(CNN)West Virginia teachers and service personnel have been told to report to their schools Thursday, ending their strike, West Virginia Education Association President Dale Lee told CNN.
Striking West Virginia teachers told it's time to go back to school
The announcement comes after the state House chose not to bring up controversial bill SB 451 on Wednesday night, ensuring the legislation is dead.
The House voted to take up HB 2730, the bill from Gov. Jim Justice that addresses compensation of state police and salaries for public school teachers and personnel. It's unclear when the House will further discuss or vote on that bill.
The strike was the second time in 11 months that West Virginia teachers have walked out. But this time, they weren't fighting for more raises. They wanted a quick death to SB 451, which would use public dollars to help fund new charter schools and private school tuition.
That's a slap in the face for public schools, which desperately need more funding, teachers say.
"I think the most important thing is (charter schools) takes funding away, and kids away, from those public schools that need it," said elementary school teacher Christina Rollins.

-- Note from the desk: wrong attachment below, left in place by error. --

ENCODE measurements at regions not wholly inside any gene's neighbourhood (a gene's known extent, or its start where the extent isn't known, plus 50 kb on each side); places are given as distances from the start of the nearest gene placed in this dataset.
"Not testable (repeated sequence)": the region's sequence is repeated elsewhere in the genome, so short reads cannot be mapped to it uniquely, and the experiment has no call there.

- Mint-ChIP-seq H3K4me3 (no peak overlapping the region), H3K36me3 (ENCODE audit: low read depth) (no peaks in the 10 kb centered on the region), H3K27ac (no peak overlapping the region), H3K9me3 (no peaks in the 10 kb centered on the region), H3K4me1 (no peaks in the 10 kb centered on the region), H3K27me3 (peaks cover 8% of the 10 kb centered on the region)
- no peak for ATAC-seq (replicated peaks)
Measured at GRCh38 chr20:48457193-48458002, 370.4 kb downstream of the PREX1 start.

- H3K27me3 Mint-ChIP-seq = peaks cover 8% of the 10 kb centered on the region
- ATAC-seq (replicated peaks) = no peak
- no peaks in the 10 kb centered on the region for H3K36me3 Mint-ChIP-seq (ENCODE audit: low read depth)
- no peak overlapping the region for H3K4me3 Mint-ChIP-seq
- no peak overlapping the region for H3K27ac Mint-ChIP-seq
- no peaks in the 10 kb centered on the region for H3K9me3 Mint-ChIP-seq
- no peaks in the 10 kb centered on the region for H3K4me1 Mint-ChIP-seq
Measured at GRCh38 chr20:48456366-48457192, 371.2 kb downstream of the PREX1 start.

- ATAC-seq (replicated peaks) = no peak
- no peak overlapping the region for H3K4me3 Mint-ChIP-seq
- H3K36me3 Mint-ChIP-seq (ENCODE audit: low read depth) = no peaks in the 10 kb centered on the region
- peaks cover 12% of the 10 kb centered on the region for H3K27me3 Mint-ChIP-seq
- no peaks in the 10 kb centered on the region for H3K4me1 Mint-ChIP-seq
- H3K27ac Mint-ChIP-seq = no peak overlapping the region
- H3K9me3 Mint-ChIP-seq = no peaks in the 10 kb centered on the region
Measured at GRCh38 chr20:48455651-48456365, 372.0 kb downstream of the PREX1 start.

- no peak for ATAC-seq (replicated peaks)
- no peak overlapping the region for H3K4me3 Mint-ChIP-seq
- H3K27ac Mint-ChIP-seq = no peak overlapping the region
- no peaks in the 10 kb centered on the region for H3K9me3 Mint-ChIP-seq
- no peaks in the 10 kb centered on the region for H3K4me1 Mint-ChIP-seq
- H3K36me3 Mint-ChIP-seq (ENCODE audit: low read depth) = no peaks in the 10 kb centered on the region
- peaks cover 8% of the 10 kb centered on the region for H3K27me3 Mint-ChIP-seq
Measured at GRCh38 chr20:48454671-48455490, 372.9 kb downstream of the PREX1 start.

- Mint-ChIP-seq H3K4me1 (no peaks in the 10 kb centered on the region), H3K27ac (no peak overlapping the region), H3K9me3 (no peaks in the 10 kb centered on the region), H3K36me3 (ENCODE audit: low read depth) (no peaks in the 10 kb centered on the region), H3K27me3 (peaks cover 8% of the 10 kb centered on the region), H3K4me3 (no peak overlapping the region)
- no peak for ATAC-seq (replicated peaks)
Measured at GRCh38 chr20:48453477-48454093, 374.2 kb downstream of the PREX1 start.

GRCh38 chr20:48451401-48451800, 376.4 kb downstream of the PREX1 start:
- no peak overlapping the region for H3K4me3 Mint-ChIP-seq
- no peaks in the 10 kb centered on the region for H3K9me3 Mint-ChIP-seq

The latest strike was part of a fresh wave of teachers' protests that started last year in West Virginia, spread across the country, and came back full circle.
On the opposite coast, Los Angeles teachers -- who recently scored victories with their strike this year -- threw their support this week behind West Virginia teachers.
"Solidarity with our West Virginia sisters and brothers!" tweeted United Teachers Los Angeles, the local union. "They are staying out on strike on Wednesday 02/20 to ensure that Republicans do not attempt to revive the pro-privatization bill."
The controversial bill dealt with an issue many states are grappling with -- whether to put more public dollars toward privatized education.
Specifically, SB 451 would have:
-- Introduced charter schools for the first time in West Virginia;
-- Started an education savings account program, which would have allowed households earning less than $150,000 a year to apply for public funds to help pay for private school tuition, tutoring, online learning programs or other educational costs.
The bill bounced back and forth this week between the state Senate and House of Delegates, with each side making changes. But after teachers went on strike Tuesday, the House postponed a vote on the bill indefinitely.
"For all intents and purposes, this particular bill ... is considered dead, except for one exception," said Lee. "There's one scenario in which it can resurface, and that is the 24-hour window in which the motion to be reconsidered."
And that's why teachers re